Charlotte M. Meyer (review date March-April 1984)
SOURCE: A review of I Smell Esther Williams, in American Book Review, Vol. 6, No. 3, March-April, 1984, p. 15.
[Meyer is an American educator. In the review below, she lauds Leyner's collection of short stories I Smell Esther Williams, finding the prose to be "chaotic and exhilarating."]
[I Smell Esther Williams, a] collection of twenty six short fictions, reads as if Leyner went to sleep or put himself into a trance to write them; they have the same exhilarating mixture of chaos and suggestiveness as sleep-talking. The title is absurdly evocative, a rich joke, but it is only one little monkey in an enormous, crowded barrelful. This has got to be among the funniest, most innovative fiction around. Here is a good sample, the opening to one of my favorites, "A Bedtime Story for My Wife":
The clock on the Hudson City Savings Bank billboard says 6:30, indicating nothing but the hands' exhaustion—it was so thrilling five minutes ago & now that seems like another life, when all the cars accelerated down Newark Avenue like they'd lost their brakes and some of the passengers, some of the women, craned their necks in the wind and their religious medals pulled against their necks and were held rigid in the draft of the wind and the dashboard saints bared their teeth to this speed and the sky went vermillion and then purple and then deep blue and then black like four blinks of the eye and the clock's hands just fell limp …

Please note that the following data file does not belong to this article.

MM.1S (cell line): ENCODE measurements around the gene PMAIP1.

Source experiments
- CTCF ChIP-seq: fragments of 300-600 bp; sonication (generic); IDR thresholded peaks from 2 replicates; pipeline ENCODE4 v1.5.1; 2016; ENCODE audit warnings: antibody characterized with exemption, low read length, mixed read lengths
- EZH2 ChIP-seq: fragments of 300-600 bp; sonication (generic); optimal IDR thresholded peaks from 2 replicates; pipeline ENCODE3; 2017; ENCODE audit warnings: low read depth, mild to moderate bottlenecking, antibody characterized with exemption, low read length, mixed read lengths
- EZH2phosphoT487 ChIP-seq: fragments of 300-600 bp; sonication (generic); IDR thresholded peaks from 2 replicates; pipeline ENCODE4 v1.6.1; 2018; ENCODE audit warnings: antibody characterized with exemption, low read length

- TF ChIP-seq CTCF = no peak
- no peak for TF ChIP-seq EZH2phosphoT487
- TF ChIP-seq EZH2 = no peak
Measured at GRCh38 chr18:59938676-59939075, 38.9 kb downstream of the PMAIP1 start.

Almost all of the stories are insanely disjointed on the surface, on the level of logic, but at second glance each is clustered like the petals of some exotic asymmetrical bloom. The internal consistency of the stories originates more out of tone and mood than content. None of them is plotted in any conventional way, yet each is based on a sequence of association that has all the inevitability of a traditional story.
The twenty six of them are constructed in a variety of formats. "Octogenarians Die In Crash" is a play in five scenes. "Blue Dodge" is all in dialogue. "I Smell Esther Williams," the longest, is a collage of random bits and pieces—narratives, sketches, musical notation, movie scripts, and dialogues, such as this one, given...
(The entire section is 951 words.)